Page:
And like physical keys, keeping track of our digital certificates and keeping them secure can be a frustratingly complicated business. The private cryptographic keys that work the digital certificate wizardry must never be allowed to be lost, stolen, or otherwise tampered with. And it does not suffice to keep the digital certificates they are part of in a secure place. The private keys have to sometimes leave that safe space to be used in the cryptographic operations that make certificates do their jobs. Even if that moment is as brief as can be, a compromised system could allow an attacker to access that critical cryptographic data and get all they need to do their illicit work. 

Sensible workflows, good compliance practices, and a bit of care and common sense would seem all that is needed to keep certifi- cates secure, but that is far from true. It is not all due to human error – sophisticated hackers can find other technical means to crack even apparently safe systems – but human users often become the unwitting assistants of hackers by relying on unsafe practices or not doing their IT security homework. 

Who has not shrugged off a warning message that a certificate has expired? Who among the vast masses of regular users, not trained IT professionals, understands what certificates do or how they can become problematic? As John Drewe found out when selling one of Myatt’s forged Giacomettis to two art dealers: If a deal is attractive, but checking the paperwork (or, indeed, keeping your certificates up to date) is too much of a hassle, people will tell themselves that everything is alright, because it looks alright on the surface. People want to be deceived. 

CodeMeter Certificate Vault: Removing the Weak Spots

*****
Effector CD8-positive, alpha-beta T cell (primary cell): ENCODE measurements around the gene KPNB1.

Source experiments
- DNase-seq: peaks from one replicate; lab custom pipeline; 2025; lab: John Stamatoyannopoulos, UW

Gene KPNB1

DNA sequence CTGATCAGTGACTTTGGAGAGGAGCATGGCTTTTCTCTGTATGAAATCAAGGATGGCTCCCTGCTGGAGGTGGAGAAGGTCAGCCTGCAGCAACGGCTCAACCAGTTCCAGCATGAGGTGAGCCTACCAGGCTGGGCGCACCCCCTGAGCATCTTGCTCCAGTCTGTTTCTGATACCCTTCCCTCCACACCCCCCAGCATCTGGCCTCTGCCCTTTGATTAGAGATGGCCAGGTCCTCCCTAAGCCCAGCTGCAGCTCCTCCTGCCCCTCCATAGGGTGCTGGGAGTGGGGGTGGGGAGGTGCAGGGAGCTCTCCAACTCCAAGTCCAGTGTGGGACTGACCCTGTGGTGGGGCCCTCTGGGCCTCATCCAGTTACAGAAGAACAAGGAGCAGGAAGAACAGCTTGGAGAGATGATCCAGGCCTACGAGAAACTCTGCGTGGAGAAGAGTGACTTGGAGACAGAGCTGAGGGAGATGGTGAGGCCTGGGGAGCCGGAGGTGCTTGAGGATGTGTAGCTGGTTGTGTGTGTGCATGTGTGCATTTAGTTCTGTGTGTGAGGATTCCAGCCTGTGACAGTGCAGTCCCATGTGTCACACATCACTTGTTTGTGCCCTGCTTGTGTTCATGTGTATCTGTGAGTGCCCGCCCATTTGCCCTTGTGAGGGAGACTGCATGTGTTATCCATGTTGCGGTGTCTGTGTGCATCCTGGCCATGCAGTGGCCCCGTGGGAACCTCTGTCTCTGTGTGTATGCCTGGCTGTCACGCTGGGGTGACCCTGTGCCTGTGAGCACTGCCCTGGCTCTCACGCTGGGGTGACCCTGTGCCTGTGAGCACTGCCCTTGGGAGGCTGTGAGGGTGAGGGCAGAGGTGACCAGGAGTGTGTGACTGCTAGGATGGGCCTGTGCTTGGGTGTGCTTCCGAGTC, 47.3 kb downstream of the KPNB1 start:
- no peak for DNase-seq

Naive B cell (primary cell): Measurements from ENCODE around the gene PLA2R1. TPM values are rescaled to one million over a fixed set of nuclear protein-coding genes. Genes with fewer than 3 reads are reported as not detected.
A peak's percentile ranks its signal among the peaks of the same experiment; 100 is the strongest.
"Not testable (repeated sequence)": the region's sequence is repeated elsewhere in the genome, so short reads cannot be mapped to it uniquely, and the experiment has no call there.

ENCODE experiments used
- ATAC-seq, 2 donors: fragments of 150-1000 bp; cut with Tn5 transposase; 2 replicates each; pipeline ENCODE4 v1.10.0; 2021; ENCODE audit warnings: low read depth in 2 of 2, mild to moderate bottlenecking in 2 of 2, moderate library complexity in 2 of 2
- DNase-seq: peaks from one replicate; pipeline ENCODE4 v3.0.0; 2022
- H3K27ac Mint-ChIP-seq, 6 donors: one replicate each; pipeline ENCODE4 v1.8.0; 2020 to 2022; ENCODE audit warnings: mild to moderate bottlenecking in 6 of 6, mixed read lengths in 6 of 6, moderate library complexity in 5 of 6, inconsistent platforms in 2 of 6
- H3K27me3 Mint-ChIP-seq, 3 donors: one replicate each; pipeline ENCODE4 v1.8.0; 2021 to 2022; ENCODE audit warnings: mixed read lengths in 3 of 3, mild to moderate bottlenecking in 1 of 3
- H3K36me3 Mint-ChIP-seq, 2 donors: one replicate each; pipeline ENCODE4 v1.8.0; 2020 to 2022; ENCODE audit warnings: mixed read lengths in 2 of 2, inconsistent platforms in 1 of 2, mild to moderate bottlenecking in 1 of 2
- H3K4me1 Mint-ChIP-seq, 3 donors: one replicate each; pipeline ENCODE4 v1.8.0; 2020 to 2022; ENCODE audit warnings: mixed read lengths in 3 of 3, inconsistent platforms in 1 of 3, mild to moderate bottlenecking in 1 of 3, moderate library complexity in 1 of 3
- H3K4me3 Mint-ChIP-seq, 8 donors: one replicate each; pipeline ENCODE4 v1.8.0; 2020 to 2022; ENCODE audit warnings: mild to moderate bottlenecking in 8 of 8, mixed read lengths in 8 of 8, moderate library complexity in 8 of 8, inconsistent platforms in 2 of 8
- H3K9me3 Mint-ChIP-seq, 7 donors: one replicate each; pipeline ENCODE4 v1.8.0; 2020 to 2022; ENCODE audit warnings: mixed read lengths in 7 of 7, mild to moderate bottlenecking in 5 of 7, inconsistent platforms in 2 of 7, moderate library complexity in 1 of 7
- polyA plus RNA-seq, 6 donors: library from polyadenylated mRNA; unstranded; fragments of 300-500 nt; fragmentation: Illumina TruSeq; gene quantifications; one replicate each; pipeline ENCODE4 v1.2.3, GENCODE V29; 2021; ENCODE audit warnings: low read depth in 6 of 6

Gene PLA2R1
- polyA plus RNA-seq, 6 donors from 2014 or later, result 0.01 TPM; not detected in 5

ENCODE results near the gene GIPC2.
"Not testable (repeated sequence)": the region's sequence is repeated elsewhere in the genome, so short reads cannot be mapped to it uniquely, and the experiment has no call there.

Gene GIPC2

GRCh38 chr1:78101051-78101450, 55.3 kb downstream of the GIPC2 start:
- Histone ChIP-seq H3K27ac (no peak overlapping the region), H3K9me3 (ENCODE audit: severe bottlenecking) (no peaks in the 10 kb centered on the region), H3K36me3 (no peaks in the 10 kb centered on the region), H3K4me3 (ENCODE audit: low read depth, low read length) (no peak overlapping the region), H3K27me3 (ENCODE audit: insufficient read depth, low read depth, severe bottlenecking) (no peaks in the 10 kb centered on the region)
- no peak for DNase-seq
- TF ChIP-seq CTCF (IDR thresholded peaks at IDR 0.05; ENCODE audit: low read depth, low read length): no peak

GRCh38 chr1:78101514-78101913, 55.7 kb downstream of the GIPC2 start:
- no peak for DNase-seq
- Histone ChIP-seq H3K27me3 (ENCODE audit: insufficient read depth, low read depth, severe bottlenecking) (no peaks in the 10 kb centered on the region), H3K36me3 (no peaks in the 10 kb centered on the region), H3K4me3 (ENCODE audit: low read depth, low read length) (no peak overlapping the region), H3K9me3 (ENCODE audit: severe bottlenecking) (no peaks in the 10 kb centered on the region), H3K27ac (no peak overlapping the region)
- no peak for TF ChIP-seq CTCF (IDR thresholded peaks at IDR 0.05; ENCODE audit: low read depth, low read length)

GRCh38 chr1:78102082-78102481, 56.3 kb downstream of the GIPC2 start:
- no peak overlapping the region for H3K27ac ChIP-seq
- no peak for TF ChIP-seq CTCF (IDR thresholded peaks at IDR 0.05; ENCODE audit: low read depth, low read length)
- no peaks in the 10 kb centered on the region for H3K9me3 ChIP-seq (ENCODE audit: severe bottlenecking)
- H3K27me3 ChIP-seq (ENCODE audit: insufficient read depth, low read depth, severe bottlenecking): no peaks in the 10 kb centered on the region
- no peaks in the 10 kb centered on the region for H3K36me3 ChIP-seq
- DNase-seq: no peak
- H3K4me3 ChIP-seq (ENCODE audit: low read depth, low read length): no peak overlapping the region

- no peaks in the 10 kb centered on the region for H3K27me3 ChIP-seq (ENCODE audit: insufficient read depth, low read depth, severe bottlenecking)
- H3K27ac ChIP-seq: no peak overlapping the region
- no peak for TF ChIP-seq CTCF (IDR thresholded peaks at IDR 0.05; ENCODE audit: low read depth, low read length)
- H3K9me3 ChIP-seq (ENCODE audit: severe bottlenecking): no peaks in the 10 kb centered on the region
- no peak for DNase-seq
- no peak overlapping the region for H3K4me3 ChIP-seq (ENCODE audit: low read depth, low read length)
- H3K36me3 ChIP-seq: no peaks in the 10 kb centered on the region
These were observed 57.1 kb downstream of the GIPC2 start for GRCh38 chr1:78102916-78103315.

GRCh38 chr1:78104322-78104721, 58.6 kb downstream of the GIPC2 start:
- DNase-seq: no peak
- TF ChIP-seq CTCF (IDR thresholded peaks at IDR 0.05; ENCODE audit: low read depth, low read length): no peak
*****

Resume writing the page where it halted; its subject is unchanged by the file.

Commercial certificate authorities or other sophisticated organizations have the means to protect their certificates with powerful hardware and software. Complex closed systems are used to store the certificates and cryptographic keys, and these normally never leave these secure enclaves as the necessary calculations and cryptographic operations can be run inside those systems, called Hardware Security Modules or HSMs. For less well-equipped organizations, let alone regular end users, this is not an option. They have to rely on less secure options to keep their certificates, or they had to until Wibu- Systems’ launched CodeMeter Certificate Vault. 

CodeMeter Certification Vault

CodeMeter Certificate Vault essentially lets regular users work with a slimmed-down version of an HSM: Certificates can be stored in secure hardware containers, so-called CmDongles in USB stick, memory card, or ASIC form factors, that come not just with a place to keep them, but even the Common Criteria EAL5+ evaluated smart card chip to run the cryptographic operations. One common standard used for that purpose is PKCS#11, which includes cryptographic algorithms like RSA and is the basis for X.509 certificates. CodeMeter Certificate Vault comes with the necessary PKCS#11 library for key storage purposes, as it does with the OpenSSL library (for securing network protocols) and with Microsoft Key Storage Provider, the Windows-specific means to manage certificates and keys for Windows applications. In all three cases, the critical jobs happen inside the secure dongle: the certificates either never leave the dongle at all or if they do, as is the case with Micro- soft KSP, the private key remains hidden, and all cryptographic operations happen on the dongle. 

CodeMeter Certificate Vault can be easily integrated into existing environments

In Practice